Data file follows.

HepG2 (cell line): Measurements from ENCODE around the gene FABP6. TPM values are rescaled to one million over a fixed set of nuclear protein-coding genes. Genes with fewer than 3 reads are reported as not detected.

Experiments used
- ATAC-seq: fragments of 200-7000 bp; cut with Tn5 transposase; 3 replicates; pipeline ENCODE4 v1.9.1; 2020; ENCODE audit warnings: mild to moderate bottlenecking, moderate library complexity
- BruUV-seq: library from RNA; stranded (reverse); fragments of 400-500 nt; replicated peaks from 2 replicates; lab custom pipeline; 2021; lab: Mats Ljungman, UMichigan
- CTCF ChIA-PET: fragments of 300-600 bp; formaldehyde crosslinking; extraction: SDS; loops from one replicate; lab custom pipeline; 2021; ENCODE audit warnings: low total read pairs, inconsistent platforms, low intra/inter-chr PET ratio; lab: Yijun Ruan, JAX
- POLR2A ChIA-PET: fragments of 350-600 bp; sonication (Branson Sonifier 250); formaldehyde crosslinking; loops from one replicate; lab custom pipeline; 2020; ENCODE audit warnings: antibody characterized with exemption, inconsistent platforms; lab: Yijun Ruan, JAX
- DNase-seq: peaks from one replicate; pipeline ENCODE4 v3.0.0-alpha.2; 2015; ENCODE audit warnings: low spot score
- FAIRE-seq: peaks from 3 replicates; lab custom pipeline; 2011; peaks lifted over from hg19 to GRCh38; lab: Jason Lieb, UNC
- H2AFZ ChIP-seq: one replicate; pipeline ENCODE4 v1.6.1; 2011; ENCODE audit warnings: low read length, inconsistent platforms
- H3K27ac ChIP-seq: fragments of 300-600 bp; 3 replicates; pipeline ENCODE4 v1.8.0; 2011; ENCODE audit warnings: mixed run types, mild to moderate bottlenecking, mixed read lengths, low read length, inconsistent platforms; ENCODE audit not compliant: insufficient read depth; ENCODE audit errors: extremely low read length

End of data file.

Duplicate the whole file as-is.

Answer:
HepG2 (cell line): Measurements from ENCODE around the gene FABP6. TPM values are rescaled to one million over a fixed set of nuclear protein-coding genes. Genes with fewer than 3 reads are reported as not detected.

Experiments used
- ATAC-seq: fragments of 200-7000 bp; cut with Tn5 transposase; 3 replicates; pipeline ENCODE4 v1.9.1; 2020; ENCODE audit warnings: mild to moderate bottlenecking, moderate library complexity
- BruUV-seq: library from RNA; stranded (reverse); fragments of 400-500 nt; replicated peaks from 2 replicates; lab custom pipeline; 2021; lab: Mats Ljungman, UMichigan
- CTCF ChIA-PET: fragments of 300-600 bp; formaldehyde crosslinking; extraction: SDS; loops from one replicate; lab custom pipeline; 2021; ENCODE audit warnings: low total read pairs, inconsistent platforms, low intra/inter-chr PET ratio; lab: Yijun Ruan, JAX
- POLR2A ChIA-PET: fragments of 350-600 bp; sonication (Branson Sonifier 250); formaldehyde crosslinking; loops from one replicate; lab custom pipeline; 2020; ENCODE audit warnings: antibody characterized with exemption, inconsistent platforms; lab: Yijun Ruan, JAX
- DNase-seq: peaks from one replicate; pipeline ENCODE4 v3.0.0-alpha.2; 2015; ENCODE audit warnings: low spot score
- FAIRE-seq: peaks from 3 replicates; lab custom pipeline; 2011; peaks lifted over from hg19 to GRCh38; lab: Jason Lieb, UNC
- H2AFZ ChIP-seq: one replicate; pipeline ENCODE4 v1.6.1; 2011; ENCODE audit warnings: low read length, inconsistent platforms
- H3K27ac ChIP-seq: fragments of 300-600 bp; 3 replicates; pipeline ENCODE4 v1.8.0; 2011; ENCODE audit warnings: mixed run types, mild to moderate bottlenecking, mixed read lengths, low read length, inconsistent platforms; ENCODE audit not compliant: insufficient read depth; ENCODE audit errors: extremely low read length